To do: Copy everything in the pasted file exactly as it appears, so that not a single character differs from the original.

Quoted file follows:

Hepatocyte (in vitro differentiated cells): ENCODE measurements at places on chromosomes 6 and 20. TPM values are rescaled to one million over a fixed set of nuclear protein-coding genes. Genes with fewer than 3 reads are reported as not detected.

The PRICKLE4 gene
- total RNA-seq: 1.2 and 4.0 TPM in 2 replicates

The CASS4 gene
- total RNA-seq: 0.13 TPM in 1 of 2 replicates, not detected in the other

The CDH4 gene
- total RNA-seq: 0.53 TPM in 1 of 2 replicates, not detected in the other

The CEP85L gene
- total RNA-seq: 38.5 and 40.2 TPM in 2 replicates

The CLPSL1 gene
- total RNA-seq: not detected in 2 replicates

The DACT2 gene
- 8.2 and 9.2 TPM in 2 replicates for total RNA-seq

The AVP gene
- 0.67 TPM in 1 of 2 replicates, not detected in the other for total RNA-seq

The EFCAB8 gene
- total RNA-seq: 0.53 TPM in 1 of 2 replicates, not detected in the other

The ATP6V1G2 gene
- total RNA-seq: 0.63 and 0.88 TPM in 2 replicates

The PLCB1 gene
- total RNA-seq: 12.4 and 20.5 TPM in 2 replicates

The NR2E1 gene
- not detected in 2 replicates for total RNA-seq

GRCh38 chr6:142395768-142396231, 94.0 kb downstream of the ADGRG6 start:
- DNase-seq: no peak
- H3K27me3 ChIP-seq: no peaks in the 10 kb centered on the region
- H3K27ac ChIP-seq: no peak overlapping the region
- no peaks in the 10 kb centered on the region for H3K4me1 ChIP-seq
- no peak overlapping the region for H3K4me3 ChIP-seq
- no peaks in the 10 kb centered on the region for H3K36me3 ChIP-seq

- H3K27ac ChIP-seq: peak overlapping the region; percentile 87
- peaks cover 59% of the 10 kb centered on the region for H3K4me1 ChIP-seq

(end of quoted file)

Hepatocyte (in vitro differentiated cells): ENCODE measurements at places on chromosomes 6 and 20. TPM values are rescaled to one million over a fixed set of nuclear protein-coding genes. Genes with fewer than 3 reads are reported as not detected.

The PRICKLE4 gene
- total RNA-seq: 1.2 and 4.0 TPM in 2 replicates

The CASS4 gene
- total RNA-seq: 0.13 TPM in 1 of 2 replicates, not detected in the other

The CDH4 gene
- total RNA-seq: 0.53 TPM in 1 of 2 replicates, not detected in the other

The CEP85L gene
- total RNA-seq: 38.5 and 40.2 TPM in 2 replicates

The CLPSL1 gene
- total RNA-seq: not detected in 2 replicates

The DACT2 gene
- 8.2 and 9.2 TPM in 2 replicates for total RNA-seq

The AVP gene
- 0.67 TPM in 1 of 2 replicates, not detected in the other for total RNA-seq

The EFCAB8 gene
- total RNA-seq: 0.53 TPM in 1 of 2 replicates, not detected in the other

The ATP6V1G2 gene
- total RNA-seq: 0.63 and 0.88 TPM in 2 replicates

The PLCB1 gene
- total RNA-seq: 12.4 and 20.5 TPM in 2 replicates

The NR2E1 gene
- not detected in 2 replicates for total RNA-seq

GRCh38 chr6:142395768-142396231, 94.0 kb downstream of the ADGRG6 start:
- DNase-seq: no peak
- H3K27me3 ChIP-seq: no peaks in the 10 kb centered on the region
- H3K27ac ChIP-seq: no peak overlapping the region
- no peaks in the 10 kb centered on the region for H3K4me1 ChIP-seq
- no peak overlapping the region for H3K4me3 ChIP-seq
- no peaks in the 10 kb centered on the region for H3K36me3 ChIP-seq

- H3K27ac ChIP-seq: peak overlapping the region; percentile 87
- peaks cover 59% of the 10 kb centered on the region for H3K4me1 ChIP-seq